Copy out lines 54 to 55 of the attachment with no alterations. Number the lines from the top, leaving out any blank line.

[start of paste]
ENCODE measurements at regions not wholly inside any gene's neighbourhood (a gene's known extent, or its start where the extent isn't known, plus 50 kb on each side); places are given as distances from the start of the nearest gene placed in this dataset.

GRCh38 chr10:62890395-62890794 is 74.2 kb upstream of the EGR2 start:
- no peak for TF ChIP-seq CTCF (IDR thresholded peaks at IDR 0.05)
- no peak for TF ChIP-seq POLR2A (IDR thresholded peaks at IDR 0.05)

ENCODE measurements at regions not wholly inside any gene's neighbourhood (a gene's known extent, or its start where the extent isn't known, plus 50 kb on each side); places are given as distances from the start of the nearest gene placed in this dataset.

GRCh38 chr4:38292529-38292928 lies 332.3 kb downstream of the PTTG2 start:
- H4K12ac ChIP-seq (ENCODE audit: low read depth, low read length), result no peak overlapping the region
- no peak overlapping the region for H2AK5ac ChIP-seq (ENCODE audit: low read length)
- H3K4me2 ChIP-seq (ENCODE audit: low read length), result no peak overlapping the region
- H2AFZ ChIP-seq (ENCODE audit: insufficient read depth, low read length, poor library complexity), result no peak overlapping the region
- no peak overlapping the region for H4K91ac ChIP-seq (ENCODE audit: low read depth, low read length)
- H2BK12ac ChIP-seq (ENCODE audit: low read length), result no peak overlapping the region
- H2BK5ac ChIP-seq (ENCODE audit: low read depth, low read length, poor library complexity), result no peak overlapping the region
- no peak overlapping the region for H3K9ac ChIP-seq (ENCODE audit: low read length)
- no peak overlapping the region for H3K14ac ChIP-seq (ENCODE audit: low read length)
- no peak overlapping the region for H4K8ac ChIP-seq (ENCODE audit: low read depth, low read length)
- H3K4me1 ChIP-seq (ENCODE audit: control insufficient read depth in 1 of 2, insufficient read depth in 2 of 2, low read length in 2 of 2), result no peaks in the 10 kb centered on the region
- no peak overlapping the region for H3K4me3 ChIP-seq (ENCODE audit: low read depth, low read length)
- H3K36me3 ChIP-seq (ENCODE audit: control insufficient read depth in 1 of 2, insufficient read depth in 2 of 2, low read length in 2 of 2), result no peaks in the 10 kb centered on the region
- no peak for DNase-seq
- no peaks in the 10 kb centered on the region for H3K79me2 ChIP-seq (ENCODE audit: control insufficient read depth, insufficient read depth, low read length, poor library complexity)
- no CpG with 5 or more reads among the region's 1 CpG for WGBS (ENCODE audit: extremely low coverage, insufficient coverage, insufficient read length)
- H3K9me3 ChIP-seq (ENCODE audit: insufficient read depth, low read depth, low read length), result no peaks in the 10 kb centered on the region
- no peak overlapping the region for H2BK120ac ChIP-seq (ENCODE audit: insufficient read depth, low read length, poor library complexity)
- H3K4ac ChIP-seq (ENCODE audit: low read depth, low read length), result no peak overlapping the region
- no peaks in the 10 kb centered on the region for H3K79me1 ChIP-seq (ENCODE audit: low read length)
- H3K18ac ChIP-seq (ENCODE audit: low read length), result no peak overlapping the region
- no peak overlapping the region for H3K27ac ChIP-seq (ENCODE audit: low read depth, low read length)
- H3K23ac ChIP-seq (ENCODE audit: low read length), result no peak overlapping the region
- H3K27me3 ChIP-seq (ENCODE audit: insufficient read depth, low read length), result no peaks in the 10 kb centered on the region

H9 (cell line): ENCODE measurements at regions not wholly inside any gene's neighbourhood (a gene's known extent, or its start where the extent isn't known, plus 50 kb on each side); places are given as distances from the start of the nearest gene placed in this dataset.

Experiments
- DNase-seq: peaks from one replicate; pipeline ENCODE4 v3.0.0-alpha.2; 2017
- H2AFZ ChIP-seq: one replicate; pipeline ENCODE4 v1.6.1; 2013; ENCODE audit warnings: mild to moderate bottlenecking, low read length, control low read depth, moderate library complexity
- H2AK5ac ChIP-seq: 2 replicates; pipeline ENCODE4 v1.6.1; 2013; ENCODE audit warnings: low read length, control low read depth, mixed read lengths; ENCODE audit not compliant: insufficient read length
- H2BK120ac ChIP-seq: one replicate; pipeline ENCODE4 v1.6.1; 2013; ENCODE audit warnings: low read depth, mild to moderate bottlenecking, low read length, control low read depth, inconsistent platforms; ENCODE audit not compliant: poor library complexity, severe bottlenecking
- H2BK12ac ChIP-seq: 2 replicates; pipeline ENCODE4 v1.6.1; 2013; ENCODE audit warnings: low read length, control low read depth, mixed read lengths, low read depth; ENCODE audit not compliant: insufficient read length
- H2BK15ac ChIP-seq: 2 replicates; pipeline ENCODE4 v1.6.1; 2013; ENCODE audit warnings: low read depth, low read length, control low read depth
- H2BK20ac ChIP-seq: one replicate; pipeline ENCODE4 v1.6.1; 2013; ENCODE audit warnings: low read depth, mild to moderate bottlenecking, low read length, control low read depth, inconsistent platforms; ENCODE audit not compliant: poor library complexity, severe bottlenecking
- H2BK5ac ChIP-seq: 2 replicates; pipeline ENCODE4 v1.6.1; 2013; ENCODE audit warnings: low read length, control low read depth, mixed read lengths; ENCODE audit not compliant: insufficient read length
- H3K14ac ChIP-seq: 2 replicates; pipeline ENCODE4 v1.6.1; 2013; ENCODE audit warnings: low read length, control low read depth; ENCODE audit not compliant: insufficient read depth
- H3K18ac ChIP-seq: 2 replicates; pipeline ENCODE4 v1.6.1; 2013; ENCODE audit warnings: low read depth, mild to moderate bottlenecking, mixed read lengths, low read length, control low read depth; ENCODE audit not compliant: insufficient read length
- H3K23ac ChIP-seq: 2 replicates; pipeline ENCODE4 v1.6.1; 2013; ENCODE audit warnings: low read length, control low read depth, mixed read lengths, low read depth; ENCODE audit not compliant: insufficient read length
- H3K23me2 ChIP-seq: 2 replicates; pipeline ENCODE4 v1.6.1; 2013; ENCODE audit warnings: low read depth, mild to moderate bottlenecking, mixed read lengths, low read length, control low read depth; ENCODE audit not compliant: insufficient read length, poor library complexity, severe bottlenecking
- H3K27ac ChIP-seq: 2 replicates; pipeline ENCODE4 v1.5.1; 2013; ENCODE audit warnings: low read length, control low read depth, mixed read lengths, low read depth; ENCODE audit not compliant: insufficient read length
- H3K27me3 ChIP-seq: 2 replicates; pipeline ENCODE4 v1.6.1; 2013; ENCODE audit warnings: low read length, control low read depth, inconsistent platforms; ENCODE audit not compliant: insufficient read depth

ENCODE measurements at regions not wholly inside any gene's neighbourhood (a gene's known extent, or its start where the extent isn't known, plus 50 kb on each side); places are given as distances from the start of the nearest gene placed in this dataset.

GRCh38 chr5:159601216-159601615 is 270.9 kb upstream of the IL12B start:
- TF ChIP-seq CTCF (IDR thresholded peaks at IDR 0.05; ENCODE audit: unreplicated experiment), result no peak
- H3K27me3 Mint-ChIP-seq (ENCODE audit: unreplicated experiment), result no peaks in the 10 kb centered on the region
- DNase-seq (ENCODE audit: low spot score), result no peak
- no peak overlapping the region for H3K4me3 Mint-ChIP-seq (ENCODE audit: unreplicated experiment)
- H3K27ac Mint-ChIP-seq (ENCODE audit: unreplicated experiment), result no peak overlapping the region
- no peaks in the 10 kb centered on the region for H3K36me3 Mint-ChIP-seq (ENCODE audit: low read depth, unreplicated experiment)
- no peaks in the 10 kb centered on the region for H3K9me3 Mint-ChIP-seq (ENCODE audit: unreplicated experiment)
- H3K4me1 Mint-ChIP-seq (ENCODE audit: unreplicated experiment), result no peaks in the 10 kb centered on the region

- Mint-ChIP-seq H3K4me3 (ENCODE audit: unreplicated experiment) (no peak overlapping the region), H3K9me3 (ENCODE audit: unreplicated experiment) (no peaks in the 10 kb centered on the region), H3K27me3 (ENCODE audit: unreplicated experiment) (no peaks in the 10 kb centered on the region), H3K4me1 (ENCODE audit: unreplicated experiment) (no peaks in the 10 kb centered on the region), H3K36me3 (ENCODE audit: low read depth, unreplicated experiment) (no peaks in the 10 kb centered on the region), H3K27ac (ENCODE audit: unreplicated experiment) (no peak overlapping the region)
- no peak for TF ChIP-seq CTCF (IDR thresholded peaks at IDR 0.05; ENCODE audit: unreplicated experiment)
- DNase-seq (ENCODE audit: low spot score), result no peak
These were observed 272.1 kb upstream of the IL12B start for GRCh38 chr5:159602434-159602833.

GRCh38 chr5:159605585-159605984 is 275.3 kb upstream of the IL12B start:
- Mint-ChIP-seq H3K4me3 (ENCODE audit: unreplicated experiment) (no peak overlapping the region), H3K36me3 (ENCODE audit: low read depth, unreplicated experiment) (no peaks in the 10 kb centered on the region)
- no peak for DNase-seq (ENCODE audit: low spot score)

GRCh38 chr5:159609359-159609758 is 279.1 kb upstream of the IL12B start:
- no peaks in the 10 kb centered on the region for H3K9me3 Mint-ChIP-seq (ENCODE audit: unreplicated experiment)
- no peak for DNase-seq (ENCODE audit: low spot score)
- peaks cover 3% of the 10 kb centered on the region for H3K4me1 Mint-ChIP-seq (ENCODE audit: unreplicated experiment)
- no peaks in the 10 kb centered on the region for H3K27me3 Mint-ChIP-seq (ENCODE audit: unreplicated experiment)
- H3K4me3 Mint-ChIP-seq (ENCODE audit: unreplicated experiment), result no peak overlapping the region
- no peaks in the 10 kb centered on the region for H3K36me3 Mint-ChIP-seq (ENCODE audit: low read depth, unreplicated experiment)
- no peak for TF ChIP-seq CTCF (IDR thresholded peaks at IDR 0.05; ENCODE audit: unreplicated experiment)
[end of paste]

- no peaks in the 10 kb centered on the region for H3K36me3 Mint-ChIP-seq (ENCODE audit: low read depth, unreplicated experiment)
- no peaks in the 10 kb centered on the region for H3K9me3 Mint-ChIP-seq (ENCODE audit: unreplicated experiment)